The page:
Blue collar benefits: Jobs that require heavy lifting boost male fertility

BOSTON — Plenty of studies warn of the dangers associated with office jobs and sitting all day long. Now, researchers from Brigham and Women’s Hospital are espousing the reproductive benefits of more physically demanding jobs for men — especially those that require them to lift heavy objects. Scientists say their findings show that men who habitually lift heavy objects at work have higher sperm counts.

This study is part of the greater Environment and Reproductive Health (EARTH) cohort, a clinical project focused on exploring how exposure to environmental chemicals and lifestyle choices impact reproductive health.

“We already know that exercise is associated with multiple health benefits in humans, including those observed on reproductive health, but few studies have looked at how occupational factors can contribute to these benefits,” says first study author Lidia Mínguez-Alarcón, a reproductive epidemiologist in Brigham’s Channing Division of Network Medicine and co-investigator of the EARTH study, in a media release. “What these new findings suggest is that physical activity during work may also be associated with significant improvement in men’s reproductive potential.”

Infertility continues to be a growing issue across the entire world. While infertility can be the result of a wide array of factors, roughly 40 percent of infertility cases have to do with elements of male fertility — including sperm count, semen quality, and sexual function. More specifically, researchers believe sperm count and semen quality are the top two major drivers of growing infertility rates among men. A previous analysis led by the EARTH study team even found that sperm count and quality has declined by as much as 42 percent between 2000 and 2017 among men seeking fertility treatment.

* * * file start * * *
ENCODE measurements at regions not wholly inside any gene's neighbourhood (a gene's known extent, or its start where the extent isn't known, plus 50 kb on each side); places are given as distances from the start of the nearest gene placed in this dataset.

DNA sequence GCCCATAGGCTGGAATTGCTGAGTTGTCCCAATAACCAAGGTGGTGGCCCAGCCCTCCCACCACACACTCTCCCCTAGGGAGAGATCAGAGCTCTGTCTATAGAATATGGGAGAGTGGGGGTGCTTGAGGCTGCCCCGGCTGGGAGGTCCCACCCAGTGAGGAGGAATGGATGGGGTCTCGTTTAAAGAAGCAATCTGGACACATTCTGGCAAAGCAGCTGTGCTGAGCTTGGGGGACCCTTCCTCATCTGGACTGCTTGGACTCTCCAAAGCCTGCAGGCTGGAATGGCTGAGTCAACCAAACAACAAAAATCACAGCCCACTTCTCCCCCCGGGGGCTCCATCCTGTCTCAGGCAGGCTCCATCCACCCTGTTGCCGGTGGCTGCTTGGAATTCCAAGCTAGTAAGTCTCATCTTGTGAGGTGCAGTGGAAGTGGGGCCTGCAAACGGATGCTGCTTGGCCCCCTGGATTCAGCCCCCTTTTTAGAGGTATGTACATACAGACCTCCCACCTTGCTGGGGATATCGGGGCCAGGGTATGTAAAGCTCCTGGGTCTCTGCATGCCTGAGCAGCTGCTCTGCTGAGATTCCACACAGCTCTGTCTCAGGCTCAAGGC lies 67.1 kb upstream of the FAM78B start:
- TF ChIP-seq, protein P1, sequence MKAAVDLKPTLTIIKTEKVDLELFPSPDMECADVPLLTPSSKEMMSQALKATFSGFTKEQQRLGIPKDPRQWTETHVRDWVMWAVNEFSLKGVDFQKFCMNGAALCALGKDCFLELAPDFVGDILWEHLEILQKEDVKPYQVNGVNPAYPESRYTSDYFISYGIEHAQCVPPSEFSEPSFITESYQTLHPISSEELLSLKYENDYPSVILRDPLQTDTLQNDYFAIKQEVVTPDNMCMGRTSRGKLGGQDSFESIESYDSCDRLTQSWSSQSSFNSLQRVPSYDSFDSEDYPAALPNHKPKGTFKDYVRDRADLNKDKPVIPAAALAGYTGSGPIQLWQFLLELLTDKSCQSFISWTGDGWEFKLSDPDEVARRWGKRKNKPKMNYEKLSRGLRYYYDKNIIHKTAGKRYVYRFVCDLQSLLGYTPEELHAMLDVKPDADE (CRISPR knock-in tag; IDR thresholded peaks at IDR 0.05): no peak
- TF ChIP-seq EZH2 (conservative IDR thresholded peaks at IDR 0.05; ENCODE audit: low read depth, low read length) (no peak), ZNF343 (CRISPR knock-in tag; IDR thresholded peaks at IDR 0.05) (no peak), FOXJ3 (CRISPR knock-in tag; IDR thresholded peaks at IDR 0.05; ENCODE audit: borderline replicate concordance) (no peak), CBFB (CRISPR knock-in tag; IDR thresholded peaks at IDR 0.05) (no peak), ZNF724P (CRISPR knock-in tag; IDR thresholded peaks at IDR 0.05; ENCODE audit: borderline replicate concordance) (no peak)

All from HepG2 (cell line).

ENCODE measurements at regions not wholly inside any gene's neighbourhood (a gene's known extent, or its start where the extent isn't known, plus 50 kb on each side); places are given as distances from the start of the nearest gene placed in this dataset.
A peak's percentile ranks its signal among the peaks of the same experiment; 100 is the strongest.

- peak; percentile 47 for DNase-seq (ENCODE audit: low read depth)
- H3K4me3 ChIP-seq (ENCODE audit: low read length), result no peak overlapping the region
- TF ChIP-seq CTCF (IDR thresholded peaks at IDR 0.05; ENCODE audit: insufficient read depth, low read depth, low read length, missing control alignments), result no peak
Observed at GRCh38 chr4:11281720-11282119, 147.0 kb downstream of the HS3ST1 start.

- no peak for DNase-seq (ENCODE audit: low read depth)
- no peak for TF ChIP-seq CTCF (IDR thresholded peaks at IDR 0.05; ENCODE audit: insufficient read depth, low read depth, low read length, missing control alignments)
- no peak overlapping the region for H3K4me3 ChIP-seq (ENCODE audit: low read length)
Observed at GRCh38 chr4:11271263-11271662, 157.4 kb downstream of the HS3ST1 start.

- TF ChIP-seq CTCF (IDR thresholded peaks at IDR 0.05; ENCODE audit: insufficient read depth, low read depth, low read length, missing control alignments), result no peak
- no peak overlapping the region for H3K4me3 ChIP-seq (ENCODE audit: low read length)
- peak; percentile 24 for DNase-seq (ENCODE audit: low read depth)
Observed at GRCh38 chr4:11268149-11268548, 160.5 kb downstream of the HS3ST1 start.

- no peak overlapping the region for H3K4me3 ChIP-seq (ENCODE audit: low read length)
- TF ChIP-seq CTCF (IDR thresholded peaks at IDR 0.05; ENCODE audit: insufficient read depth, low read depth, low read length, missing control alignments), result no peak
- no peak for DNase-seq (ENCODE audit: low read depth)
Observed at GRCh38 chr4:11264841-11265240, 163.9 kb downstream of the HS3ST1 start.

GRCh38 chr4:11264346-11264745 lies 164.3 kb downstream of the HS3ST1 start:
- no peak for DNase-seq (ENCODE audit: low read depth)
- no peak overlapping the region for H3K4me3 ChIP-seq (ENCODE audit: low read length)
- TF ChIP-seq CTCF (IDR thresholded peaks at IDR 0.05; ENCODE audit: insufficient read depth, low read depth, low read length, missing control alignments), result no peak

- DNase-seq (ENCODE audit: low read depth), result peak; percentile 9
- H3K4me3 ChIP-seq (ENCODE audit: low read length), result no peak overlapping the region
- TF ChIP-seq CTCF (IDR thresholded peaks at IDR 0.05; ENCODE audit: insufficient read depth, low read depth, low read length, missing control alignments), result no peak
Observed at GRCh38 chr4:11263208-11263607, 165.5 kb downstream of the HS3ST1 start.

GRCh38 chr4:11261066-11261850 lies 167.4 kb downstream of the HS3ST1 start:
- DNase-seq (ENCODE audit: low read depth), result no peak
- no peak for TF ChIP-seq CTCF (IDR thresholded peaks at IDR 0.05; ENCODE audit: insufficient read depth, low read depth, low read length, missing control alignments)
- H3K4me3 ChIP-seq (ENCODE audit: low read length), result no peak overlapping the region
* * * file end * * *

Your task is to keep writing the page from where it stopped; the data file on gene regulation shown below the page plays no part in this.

“Further, there is increasing evidence that male infertility is associated with common chronic diseases such as cardiovascular disease and autoimmune disease, highlighting the broader importance of male reproductive health,” adds Mínguez-Alarcón.

Demanding work leads to higher hormone levels

The EARTH study is a collaboration between scientists at the Harvard T. Chan School of Public Health and Mass General Brigham, aimed at evaluating the effects of environment and lifestyle factors on fertility. EARTH has collected samples and survey data from more than 1,500 men and women. This current study used a subset of those participants, including 377 male partners in couples seeking treatment at a fertility center.

Ultimately, the research team found that men who reported often lifting or moving heavy objects at work had 46 percent higher sperm concentration and 44 percent higher total sperm count in comparison to other men with less physical jobs. It’s worth noting that men working more physically demanding jobs also had higher levels of the male sex hormone testosterone and the female hormone estrogen.

“Contrary to what some people remember from biology class, ‘male’ and ‘female’ hormones are found in both sexes, but in different amounts,” Mínguez-Alarcón explains. “In this case, we hypothesize that excess testosterone is being converted into estrogen, which is a known way for the body to keep normal levels of both hormones.”

Study authors stress that while this project did detect a relationship between physical activity and fertility in men seeking fertility treatment, additional research is necessary to confirm whether or not these findings would also hold true for men among the general population. Future studies, hopefully, will reveal the underlying biological mechanisms at play here as well.

“Reproductive health is important in its own right, but more and more evidence suggests that male infertility can give us insight into broader public health issues, including the most common chronic diseases,” Mínguez-Alarcón concludes. “Uncovering actionable steps people can take to improve their fertility stands to benefit all of us, not just couples trying to conceive.”

The study is published in the journal Human Reproduction.

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